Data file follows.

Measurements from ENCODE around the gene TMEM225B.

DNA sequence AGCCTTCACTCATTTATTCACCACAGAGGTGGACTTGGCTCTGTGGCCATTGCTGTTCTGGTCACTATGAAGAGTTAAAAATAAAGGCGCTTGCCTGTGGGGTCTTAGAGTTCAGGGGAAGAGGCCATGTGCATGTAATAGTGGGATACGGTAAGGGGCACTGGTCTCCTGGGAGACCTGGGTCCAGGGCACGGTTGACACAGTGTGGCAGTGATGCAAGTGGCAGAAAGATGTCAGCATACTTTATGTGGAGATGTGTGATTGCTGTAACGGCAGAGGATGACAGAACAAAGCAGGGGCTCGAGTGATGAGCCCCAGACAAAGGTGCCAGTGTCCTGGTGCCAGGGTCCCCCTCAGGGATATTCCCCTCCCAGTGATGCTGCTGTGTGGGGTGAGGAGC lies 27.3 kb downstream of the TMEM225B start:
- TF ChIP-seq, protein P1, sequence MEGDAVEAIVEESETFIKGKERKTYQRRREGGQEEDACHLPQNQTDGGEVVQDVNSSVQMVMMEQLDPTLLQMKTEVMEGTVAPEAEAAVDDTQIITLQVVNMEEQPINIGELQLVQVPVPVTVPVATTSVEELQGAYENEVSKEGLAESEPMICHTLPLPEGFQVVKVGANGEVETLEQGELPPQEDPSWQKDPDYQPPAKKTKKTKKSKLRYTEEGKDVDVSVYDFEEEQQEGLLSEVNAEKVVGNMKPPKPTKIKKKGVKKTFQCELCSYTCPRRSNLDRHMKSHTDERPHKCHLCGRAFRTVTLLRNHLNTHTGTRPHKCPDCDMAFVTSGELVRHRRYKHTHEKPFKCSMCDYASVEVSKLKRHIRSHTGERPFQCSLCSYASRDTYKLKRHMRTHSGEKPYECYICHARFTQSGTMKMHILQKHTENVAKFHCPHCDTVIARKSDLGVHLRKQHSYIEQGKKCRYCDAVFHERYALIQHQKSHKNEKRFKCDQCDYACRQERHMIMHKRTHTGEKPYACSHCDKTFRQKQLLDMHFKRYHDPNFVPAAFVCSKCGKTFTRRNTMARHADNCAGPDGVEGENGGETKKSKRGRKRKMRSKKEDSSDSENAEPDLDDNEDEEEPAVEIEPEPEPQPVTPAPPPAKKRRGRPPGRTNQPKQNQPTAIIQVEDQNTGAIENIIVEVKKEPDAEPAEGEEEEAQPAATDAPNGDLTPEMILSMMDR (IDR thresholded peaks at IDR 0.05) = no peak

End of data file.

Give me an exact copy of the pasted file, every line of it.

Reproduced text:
Measurements from ENCODE around the gene TMEM225B.

DNA sequence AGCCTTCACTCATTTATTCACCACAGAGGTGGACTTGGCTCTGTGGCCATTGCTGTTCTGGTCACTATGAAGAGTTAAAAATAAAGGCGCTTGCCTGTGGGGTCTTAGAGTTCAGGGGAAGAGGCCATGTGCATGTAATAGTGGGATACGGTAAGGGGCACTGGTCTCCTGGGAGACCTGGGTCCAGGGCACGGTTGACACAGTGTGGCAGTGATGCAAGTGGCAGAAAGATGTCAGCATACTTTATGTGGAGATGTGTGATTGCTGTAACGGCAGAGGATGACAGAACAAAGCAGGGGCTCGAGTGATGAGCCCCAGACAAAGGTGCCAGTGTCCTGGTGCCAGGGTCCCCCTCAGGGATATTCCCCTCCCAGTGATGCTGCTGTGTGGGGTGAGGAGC lies 27.3 kb downstream of the TMEM225B start:
- TF ChIP-seq, protein P1, sequence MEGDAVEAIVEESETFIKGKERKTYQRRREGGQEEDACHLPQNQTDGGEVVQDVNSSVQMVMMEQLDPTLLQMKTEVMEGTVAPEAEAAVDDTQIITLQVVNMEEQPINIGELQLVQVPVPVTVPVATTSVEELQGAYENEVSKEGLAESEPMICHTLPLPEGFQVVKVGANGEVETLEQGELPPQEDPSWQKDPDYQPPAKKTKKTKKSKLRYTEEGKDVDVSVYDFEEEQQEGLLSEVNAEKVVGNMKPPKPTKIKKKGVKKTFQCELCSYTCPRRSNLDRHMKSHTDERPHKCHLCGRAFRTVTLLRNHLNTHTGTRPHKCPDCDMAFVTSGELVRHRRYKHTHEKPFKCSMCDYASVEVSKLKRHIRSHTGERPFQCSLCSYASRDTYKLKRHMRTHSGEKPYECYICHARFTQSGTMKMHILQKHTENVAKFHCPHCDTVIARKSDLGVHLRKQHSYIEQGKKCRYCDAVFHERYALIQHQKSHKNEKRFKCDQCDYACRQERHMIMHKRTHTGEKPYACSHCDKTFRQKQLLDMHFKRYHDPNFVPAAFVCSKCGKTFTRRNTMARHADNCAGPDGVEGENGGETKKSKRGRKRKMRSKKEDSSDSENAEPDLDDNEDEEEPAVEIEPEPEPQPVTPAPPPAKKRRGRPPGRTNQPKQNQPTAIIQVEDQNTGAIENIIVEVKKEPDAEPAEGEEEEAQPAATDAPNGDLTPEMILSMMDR (IDR thresholded peaks at IDR 0.05) = no peak